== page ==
So I took a hold of his cold blue hands, and held them and asked him again, this time just asking him to nod his head. Again the shaking. I was thinking I was going to need to grab a nurse, he was in seriously bad shape. Add to that his teeth which were clearly in the process of rotting away, and his foul breath, to be honest, I just wanted to get out of there.

Instead, I squeezed his hand, and told him it was alright, and proceeded to pray for him, and give him communion. He very carefully, very slowly chewed the host, and then he started flipping clean out. This was way beyond a little shaking, he was clearly upset. There was something he really really wanted to say, and just couldn’t pull it off.

So I reached up, grabbed him by the back of the neck while still holding his hands and told him not to speak. I told him there was nothing he needed to say. I told him I was there, I understood, and I would be there again next week and he didn’t have to say a thing. I touched my forehead to his, and prayed the Our Father.

He calmed down immediately and started to cry, staring straight at me. I just stared back. But I’m a busy guy, so on I went on my merry way to my next stop.

Bill died that afternoon.

I have a million things I want to say, a million points I want to make, a million lessons to be gleaned from this experience, but I just can’t be my normal witty self.

The truth is, I was too damn busy and scared to just sit with him, and I am so deeply saddened that it breaks my heart.

Dead Tree Decor

What the heck is with the dead trees? When did this become a Lent thing?

Seriously, I can’t think of a church I have been to in the last few years that doesn’t remove the pretty flowers arrangements that scatter the church and replace them with dead twigs.

Now I’m not saying we should have pretty flowers everywhere during Lent, that is clearly nonsensical. This isn’t a time for finery, it’s a time for penance. Are the dead bushes really all that relevant though?

Now I realize that our amazing, dedicated altar ladies group is just trying to get us into the spirit of the season, I’m just not sure it’s the season of dead things. I totally get that we should be in the desert with Jesus, hacking at the nasty bits of our souls. I’m all there.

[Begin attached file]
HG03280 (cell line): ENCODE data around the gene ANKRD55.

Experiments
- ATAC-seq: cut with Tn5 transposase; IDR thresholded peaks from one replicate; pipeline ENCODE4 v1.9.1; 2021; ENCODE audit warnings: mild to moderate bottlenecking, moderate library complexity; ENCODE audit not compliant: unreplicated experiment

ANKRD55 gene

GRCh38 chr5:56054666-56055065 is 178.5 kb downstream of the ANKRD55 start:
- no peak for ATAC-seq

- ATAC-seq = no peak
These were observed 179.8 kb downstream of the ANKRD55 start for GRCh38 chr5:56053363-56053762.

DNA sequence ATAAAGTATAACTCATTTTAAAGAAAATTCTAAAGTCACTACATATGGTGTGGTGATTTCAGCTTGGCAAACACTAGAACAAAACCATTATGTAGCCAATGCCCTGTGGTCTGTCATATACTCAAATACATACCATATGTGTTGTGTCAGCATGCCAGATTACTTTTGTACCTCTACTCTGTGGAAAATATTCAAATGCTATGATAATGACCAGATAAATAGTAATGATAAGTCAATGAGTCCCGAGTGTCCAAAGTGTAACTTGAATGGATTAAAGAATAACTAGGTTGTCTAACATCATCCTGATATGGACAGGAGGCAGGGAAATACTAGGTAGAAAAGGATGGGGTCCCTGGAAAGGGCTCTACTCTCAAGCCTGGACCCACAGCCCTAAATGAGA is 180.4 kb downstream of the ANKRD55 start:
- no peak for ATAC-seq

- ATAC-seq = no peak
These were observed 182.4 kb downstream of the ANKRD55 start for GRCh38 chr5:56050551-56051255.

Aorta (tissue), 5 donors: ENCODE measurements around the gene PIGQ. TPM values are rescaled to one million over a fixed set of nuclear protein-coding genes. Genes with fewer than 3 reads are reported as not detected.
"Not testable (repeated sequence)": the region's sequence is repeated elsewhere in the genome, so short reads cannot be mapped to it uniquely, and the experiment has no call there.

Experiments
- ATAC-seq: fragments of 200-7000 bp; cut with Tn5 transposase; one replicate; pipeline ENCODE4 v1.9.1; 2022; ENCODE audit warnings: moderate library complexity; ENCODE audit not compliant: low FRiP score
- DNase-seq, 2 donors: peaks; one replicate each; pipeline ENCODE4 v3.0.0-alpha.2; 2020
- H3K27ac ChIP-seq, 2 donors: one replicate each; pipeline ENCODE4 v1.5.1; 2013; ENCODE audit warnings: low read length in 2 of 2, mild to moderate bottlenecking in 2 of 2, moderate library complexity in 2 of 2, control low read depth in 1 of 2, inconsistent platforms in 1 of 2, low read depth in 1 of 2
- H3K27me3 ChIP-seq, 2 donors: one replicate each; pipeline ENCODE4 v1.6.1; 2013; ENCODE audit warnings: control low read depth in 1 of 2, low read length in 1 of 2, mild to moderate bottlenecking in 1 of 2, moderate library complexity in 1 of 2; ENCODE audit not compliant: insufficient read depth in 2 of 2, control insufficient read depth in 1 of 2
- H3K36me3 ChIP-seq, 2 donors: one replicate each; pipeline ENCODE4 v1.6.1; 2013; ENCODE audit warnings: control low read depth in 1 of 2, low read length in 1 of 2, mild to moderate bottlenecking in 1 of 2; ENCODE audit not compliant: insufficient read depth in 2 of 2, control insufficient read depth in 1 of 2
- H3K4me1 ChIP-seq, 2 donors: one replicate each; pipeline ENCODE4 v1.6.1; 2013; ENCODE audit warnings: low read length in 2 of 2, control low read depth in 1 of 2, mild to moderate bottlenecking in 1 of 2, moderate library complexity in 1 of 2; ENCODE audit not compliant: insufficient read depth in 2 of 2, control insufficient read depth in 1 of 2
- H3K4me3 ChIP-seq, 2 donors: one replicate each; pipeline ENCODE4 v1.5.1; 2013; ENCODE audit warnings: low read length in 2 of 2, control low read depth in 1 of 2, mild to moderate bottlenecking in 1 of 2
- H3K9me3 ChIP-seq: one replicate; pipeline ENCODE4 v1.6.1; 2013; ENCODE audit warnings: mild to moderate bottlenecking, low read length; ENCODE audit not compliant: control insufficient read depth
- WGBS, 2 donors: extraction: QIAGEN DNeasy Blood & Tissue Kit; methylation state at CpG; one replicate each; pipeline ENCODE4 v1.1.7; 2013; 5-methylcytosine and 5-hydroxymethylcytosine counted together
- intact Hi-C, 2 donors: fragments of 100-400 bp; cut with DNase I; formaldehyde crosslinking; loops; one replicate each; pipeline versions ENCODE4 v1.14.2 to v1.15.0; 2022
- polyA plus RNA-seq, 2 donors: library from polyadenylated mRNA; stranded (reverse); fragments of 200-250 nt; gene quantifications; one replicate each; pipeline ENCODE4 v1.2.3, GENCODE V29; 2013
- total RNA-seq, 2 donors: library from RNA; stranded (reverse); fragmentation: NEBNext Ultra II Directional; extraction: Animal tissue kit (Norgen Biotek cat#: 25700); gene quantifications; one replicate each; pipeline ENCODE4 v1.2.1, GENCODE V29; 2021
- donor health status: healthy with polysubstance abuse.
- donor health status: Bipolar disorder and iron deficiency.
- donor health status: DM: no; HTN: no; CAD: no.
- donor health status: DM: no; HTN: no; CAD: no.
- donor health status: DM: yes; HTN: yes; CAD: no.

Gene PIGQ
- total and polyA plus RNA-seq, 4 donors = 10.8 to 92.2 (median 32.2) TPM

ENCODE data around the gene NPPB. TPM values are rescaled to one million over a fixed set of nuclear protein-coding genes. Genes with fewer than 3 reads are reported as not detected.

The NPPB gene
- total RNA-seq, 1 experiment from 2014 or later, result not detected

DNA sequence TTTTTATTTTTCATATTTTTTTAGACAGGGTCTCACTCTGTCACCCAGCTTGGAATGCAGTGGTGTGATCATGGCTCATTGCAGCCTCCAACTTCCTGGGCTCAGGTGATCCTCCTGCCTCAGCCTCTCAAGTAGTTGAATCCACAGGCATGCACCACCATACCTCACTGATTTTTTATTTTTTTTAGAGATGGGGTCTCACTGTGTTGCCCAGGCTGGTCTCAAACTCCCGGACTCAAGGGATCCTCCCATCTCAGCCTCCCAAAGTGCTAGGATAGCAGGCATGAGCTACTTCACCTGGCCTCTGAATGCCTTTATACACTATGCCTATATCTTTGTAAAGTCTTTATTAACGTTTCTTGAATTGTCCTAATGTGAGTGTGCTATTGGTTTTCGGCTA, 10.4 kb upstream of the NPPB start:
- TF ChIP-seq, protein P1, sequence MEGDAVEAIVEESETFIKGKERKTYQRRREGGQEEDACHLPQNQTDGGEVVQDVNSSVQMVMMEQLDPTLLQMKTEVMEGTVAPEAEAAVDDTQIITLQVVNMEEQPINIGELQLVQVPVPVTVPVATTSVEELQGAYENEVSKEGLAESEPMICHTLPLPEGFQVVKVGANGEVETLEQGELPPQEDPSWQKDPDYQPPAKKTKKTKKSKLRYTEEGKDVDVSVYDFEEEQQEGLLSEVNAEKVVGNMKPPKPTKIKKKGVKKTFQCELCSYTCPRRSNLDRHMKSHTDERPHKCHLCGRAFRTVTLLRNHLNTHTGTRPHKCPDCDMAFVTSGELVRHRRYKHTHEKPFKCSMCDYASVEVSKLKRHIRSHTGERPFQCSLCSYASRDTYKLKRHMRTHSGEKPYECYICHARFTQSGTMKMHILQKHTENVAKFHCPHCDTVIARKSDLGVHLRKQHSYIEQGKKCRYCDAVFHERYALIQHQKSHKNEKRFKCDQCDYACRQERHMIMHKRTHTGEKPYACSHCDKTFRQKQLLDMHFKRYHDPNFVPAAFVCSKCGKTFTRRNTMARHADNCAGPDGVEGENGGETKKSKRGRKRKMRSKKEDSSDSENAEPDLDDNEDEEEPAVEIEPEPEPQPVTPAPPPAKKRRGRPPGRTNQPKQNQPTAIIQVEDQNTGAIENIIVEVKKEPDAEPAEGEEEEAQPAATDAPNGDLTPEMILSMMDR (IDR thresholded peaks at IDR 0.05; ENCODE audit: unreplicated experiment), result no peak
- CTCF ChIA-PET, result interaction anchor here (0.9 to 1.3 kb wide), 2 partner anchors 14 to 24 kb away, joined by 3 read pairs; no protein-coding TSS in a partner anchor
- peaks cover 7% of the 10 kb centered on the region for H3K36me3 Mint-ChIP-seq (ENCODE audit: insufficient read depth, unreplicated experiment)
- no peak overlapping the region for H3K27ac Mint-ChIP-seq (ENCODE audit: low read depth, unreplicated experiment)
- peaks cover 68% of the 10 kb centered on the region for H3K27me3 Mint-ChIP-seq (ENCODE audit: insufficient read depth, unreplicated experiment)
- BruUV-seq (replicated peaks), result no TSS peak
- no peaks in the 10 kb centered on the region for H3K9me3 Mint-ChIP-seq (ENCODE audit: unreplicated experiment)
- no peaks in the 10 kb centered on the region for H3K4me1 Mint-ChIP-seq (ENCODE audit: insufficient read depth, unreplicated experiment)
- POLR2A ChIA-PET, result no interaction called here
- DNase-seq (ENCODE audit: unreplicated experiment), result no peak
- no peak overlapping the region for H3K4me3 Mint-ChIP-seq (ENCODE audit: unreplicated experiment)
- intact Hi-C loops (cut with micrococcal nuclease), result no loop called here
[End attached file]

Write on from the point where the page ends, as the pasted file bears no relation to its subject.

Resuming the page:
Dead trees? How does that really help us understand Lent?

Let me tell you what I think. I think they just want to make pretty stuff, and since they can’t use flowers, they are going to find some other arrangement that they think still looks nice, but is in line with the season. I think the dead branches are more about the desire to decorate, and less about Lent.

I’m not complaining, I swear. The dead tree arrangements do actually look nice in their crystal vases, all tied up with purple ribbon. I am extremely thankful for all the hard work these ladies put in to make our place of worship beautiful. The amount of effort they put into Christmas and Easter is obvious, and it simply looks stunning. Beyond that, it really help me get into the season when the altar is surrounded with lilies or evergreens. I am so thankful for the hidden efforts of these amazing women.

I just don’t understand the dead tree thing.

I don’t have a decorating bone in my body, so it would be asinine for me to start throwing out suggestions on how to decorate the church. I’m not even going to attempt it. Any desert motif I put out there even as an idea would look more like a kindergartner was walking around the sanctuary throwing sand and desert stuff rather than real decorating. It simply isn’t my skill.

So if you cringe as I throw out my idea, I’m okay with that.

Lent is a time of penance, right? We Catholics are overly sensual, yes? We love our stained glass, our statues, our candles, our incense, right? So why not just be plain? No frills, no ribbons, no flowers, no fancy altar cloths, just the bare minimum.

I hearken back to the practice of covering all our statues with purple cloth, removing any consolation and hiding the beauty for just a short while.

It just seems so much more Lent than dead trees.

My Favorite Night of the Week

Every other Sunday, we have guests. Sometimes they fill the house, sometimes it’s just one or two folks. Sometimes it’s loud and raucous, sometimes it’s quiet and prayerful. It is always awesome.

I used to be a Youth Ministry Coordinator, and when one of my former youth group kids asked me to start up a young adult group, I of course said sure. Now when I say young adult, I don’t mean kids or teens. I’m sorry, but I just don’t understand when we started calling late teens adult, that’s just bad vocabulary. I am talking about college age young people, 21-30ish.

I totally understand why John Paul II had such a deep love for this age group. It’s hard not to. Please, don’t ever ask me to work with Jr High school kids, I just can’t take it. Twenty somethings however, I can do that every night of every week.